Antileishmanial Aminopyrazoles: Studies into Mechanisms and Stability of Experimental Drug Resistance

Antimicrob Agents Chemother. 2020 Aug 20;64(9):e00152-20. doi: 10.1128/AAC.00152-20. Print 2020 Aug 20.


Current antileishmanial treatment is hampered by limitations, such as drug toxicity and the risk of treatment failure, which may be related to parasitic drug resistance. Given the urgent need for novel drugs, the Drugs for Neglected Diseases initiative (DNDi) has undertaken a drug discovery program, which has resulted in the identification of aminopyrazoles, a highly promising antileishmanial chemical series. Multiple experiments have been performed to anticipate the propensity for resistance development. Resistance selection was performed by successive exposure of Leishmania infantum promastigotes (in vitro) and intracellular amastigotes (both in vitro and in golden Syrian hamsters). The stability of the resistant phenotypes was assessed after passage in mice and Lutzomyia longipalpis sandflies. Whole-genome sequencing (WGS) was performed to identify mutated genes, copy number variations (CNVs), and somy changes. The potential role of efflux pumps (the MDR and MRP efflux pumps) in the development of resistance was assessed by coincubation of aminopyrazoles with specific efflux pump inhibitors (verapamil, cyclosporine, and probenecid). Repeated drug exposure of amastigotes did not result in the emergence of drug resistance either in vitro or in vivo Selection at the promastigote stage, however, was able to select for parasites with reduced susceptibility (resistance index, 5.8 to 24.5). This phenotype proved to be unstable after in vivo passage in mice and sandflies, suggesting that nonfixed alterations are responsible for the elevated resistance. In line with this, single nucleotide polymorphisms and indels identified by whole-genome sequencing could not be directly linked to the decreased drug susceptibility. Copy number variations were absent, whereas somy changes were detected, which may have accounted for the transient acquisition of resistance. Finally, aminopyrazole activity was not influenced by the MDR and MRP efflux pump inhibitors tested. The selection performed does not suggest the rapid development of resistance against aminopyrazoles in the field. Karyotype changes may confer elevated levels of resistance, but these do not seem to be stable in the vertebrate and invertebrate hosts. MDR/MRP efflux pumps are not likely to significantly impact the activity of the aminopyrazole leads.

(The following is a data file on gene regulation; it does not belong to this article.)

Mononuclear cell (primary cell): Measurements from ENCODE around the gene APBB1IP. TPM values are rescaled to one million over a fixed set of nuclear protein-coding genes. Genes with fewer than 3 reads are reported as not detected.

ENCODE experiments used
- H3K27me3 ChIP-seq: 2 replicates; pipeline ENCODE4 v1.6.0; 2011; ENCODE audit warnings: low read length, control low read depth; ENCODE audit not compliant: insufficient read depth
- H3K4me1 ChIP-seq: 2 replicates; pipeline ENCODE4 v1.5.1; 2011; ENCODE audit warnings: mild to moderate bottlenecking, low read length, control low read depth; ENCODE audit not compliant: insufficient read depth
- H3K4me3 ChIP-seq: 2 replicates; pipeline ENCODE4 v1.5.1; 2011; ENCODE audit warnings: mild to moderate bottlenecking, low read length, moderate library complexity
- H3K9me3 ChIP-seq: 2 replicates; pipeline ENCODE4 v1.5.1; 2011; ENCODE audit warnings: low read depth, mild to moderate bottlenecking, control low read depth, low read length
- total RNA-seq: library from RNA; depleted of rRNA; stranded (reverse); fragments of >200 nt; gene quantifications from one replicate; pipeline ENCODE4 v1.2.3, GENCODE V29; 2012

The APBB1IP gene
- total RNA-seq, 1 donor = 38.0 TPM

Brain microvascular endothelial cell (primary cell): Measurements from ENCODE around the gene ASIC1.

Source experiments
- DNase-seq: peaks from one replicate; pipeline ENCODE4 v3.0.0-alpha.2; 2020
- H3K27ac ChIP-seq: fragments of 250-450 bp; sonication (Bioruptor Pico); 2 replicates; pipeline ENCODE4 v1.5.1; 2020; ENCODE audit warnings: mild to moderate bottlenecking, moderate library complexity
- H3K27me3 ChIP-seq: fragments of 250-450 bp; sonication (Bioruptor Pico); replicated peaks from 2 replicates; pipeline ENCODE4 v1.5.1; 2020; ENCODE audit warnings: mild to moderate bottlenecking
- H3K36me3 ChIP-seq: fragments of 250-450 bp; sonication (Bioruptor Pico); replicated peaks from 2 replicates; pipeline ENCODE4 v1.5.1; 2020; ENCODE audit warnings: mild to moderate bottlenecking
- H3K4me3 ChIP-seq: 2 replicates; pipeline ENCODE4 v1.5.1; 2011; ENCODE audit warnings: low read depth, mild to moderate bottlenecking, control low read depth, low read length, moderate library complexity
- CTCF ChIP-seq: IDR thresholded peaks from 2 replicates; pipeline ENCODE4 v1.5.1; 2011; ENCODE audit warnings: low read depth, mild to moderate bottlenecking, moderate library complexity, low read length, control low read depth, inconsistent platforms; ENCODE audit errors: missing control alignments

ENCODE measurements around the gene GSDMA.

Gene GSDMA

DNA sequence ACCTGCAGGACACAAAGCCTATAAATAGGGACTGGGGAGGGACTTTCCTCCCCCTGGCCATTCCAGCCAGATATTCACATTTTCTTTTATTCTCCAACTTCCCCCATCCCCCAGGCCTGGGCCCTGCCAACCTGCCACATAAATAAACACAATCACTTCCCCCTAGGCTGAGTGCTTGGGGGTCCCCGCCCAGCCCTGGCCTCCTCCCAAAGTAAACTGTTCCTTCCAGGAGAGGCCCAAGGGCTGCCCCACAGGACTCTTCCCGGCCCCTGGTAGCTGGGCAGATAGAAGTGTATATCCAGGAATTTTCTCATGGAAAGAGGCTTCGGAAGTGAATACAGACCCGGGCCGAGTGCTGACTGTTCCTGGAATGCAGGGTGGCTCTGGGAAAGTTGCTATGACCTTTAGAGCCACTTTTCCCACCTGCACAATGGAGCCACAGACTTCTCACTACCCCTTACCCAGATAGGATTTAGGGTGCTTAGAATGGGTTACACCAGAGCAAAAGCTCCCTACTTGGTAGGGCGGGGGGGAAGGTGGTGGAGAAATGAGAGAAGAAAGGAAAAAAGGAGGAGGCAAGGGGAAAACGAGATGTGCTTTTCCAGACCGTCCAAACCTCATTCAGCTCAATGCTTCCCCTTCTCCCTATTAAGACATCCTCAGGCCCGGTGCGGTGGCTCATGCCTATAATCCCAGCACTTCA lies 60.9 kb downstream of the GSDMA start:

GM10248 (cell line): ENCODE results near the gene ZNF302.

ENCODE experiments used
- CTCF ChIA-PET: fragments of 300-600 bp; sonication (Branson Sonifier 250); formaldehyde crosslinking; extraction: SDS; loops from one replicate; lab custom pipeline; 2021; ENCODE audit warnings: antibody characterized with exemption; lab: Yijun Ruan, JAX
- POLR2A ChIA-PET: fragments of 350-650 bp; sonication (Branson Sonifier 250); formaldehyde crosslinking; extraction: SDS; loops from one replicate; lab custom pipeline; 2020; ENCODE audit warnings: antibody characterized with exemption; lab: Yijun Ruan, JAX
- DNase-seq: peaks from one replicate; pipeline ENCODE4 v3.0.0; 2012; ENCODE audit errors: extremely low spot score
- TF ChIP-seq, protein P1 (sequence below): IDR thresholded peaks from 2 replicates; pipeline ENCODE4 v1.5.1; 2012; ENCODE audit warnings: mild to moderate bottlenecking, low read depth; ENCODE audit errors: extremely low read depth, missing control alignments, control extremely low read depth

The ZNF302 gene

Keywords: ABC transporters; Leishmania; aminopyrazoles; resistance.

Publication types

  • Research Support, Non-U.S. Gov't

MeSH terms

  • Animals
  • Antiprotozoal Agents* / pharmacology
  • Cricetinae
  • DNA Copy Number Variations
  • Drug Resistance* / genetics
  • Leishmania infantum* / drug effects
  • Leishmania infantum* / genetics
  • Mice
  • Pyrazoles / pharmacology*


  • Antiprotozoal Agents
  • Pyrazoles